Open AccessThis article is
- freely available
Biological Diversity Mapping Comes of Age
Department of Global Ecology, Carnegie Institution for Science, 260 Panama Street, Stanford, CA 94305, USA
Received: 16 January 2013; Accepted: 16 January 2013 / Published: 17 January 2013
Abstract: Over the past 60 years, Earth observing has evolved from aerial photographic studies to high-tech airborne 3-D imaging and global satellite-based monitoring. These technological advances have been driven by an increasing call for quantitative and information-rich data on changes in Earth properties and processes. Within the biospheric remote sensing arena, focus has mostly been placed on changes in land cover and land use, ecological disturbance including fire, and basic biophysical properties such as vegetation light absorption and greenness. In recent years, however, interest has rapidly increased in the area of biological diversity monitoring. This special issue of Remote Sensing  captures some of the latest thinking on how both traditional and newer mapping technologies can contribute to biodiversity monitoring and analysis.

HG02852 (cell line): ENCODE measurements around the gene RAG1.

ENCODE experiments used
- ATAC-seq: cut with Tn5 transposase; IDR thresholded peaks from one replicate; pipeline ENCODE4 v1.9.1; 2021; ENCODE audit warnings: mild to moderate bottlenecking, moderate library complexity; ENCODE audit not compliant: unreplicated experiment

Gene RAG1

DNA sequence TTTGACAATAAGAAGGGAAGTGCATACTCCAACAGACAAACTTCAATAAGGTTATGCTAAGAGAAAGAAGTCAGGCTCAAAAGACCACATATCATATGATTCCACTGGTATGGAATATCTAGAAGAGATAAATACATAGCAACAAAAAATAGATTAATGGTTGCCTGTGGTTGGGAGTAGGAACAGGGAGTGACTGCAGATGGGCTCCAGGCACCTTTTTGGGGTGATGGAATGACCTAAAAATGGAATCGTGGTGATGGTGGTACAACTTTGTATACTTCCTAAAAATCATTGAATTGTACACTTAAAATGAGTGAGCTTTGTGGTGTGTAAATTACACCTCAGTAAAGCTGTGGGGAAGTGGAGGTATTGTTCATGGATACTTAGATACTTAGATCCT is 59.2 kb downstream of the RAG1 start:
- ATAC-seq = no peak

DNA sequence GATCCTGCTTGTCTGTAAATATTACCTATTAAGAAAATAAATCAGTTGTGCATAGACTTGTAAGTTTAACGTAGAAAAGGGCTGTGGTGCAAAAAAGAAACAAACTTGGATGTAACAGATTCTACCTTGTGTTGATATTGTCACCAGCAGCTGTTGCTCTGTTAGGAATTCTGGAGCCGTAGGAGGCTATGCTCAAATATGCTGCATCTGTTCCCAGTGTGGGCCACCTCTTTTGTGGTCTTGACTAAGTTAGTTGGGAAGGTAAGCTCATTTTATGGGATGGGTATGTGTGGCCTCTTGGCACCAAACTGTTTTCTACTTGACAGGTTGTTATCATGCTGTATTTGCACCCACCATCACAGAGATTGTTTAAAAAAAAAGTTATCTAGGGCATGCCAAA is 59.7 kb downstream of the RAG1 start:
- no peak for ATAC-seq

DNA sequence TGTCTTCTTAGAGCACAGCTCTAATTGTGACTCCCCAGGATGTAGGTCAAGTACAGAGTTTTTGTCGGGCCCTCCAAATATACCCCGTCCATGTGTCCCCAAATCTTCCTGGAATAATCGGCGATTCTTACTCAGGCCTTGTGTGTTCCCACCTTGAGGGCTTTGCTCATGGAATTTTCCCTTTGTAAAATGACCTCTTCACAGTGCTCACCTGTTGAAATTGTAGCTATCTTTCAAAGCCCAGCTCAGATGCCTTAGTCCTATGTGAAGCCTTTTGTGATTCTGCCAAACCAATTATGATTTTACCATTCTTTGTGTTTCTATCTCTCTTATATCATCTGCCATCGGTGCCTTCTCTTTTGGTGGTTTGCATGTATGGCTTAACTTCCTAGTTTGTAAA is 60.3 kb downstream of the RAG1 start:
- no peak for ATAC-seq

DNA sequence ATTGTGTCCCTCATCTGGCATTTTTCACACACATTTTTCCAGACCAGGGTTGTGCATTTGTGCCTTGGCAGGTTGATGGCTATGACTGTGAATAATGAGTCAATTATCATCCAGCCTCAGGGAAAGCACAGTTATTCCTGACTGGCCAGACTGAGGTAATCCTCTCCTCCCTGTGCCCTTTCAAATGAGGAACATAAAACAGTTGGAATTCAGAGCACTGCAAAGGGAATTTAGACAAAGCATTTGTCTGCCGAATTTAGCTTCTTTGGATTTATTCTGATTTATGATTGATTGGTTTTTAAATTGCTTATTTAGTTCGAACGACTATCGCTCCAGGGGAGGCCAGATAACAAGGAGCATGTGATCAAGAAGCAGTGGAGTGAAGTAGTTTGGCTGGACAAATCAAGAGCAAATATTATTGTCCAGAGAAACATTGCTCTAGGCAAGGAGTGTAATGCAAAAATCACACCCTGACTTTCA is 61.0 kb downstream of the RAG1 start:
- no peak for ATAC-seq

Citations to this Article
Cite This Article
MDPI and ACS Style
Asner, G.P. Biological Diversity Mapping Comes of Age. Remote Sens. 2013, 5, 374-376.
Asner GP. Biological Diversity Mapping Comes of Age. Remote Sensing. 2013; 5(1):374-376.
Asner, Gregory P. 2013. "Biological Diversity Mapping Comes of Age." Remote Sens. 5, no. 1: 374-376.